In May, the partners expanded the digital tool again to help South Africans register and schedule vaccinations. So far, 4.3 million South Africans have done so through the platform – including 2,140 people who are over 99 years old – demonstrating its ease of use or perhaps that the tool is being used collectively by multi-generational families.
Lastly, the partners have developed and included in the suite of tools a survey function. Thus far, more than 270,000 South Africans have participated by sharing their thoughts and concerns about COVID-19 vaccinations and more than 900,000 South Africans have opted in to receive weekly or timely alerts via WhatsApp. The ongoing polling has allowed health leaders to both adjust messaging and media campaigns as needed and to share targeted messaging tailored to specific concerns.
“Someone who, for example, might have religious concerns about the vaccine might be sent a message with a link to a video of a religious leader endorsing the vaccine,” said Rogers. “We know it is going to take a lot of effort to get hesitant people vaccinated. We need to start by not just communicating with these people but understanding them.”
These digital tools are poised to outlast the pandemic.
Already, South Africa has expanded use of the tools beyond COVID to address tuberculosis. And the WHO has partnered with Praekelt.org to produce a similar digital engagement tool to support anti-tobacco efforts.
Within a week of Vietnam’s first reported case of COVID-19, the government began work on the NCOVI app which helps patients self-diagnose and report COVID, helping health leaders quickly identify potential hotspots. As of March 2021, NCOVI had been downloaded by 20 percent of the population. Data from NCOVI and Bluezone, a contact tracing app, feed directly into a large database managed by the Ministry of Health and are playing a vital role in bolstering and targeting the country’s COVID response, experts say.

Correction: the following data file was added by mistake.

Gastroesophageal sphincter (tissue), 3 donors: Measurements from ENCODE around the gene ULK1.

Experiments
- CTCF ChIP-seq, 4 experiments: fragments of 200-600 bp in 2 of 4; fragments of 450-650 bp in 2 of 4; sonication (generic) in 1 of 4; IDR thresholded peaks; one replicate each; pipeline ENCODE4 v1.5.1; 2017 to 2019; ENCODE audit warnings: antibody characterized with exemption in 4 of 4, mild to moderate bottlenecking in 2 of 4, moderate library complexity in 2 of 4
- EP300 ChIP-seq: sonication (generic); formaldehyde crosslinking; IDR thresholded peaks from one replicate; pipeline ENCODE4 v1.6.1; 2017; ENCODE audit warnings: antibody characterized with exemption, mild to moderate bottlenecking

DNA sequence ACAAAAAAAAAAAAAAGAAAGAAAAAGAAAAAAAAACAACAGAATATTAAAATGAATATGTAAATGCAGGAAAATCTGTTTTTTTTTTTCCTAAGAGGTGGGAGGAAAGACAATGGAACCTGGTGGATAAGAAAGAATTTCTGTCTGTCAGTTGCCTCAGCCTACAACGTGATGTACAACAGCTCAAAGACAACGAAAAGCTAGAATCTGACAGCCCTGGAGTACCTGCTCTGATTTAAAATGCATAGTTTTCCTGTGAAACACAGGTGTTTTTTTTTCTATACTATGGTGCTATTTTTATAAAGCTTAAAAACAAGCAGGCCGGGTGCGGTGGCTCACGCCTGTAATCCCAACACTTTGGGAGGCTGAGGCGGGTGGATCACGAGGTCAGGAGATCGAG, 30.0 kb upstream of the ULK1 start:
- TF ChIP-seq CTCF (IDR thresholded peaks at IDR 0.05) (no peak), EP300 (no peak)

Health leaders in Uganda and Kenya, with support from Living Goods, quickly modified their Smart Health App, which is used by 10,000 community health workers (CHWs) who serve more than eight million people, to help them adapt to the challenge of COVID. The app automates diagnoses, follow-ups, and reports illnesses in real time to health leaders at all levels of government. Health leaders quickly modified it to support COVID-safe low-touch assessments, remote supervision, and patient calls for help. They also used their SMS communication platform to quickly train CHWs on COVID basics as well as patient education to prevent COVID transmission. A review of government data in Kenya and Uganda found that during the pandemic, demand for care in locations where CHWs were not equipped with the Smart Health app declined (in some cases as much as 35 percent), while demand for malaria, pneumonia, vaccinations, and prenatal care in the areas where CHWs had Smart Health app increased, in some cases by as much as 50 percent.
Each of these digital tools share a few key traits. They focus on empowering patients and use mobile tools to radically expand access to vital information and care. They emphasize simplicity and access as a path to rapid scale and impact. They are all built on effective pre-existing public-private partnerships between forward thinking government leaders and capable technology-driven partners. And, importantly, they provide critical support to frontline health workers to maximize their impact during this pandemic and beyond.
For those with more interest in digital tools for health, the WHO's Classification of Digital Health Interventions provides an overview of digital technologies and how they can help address specific challenges in health systems.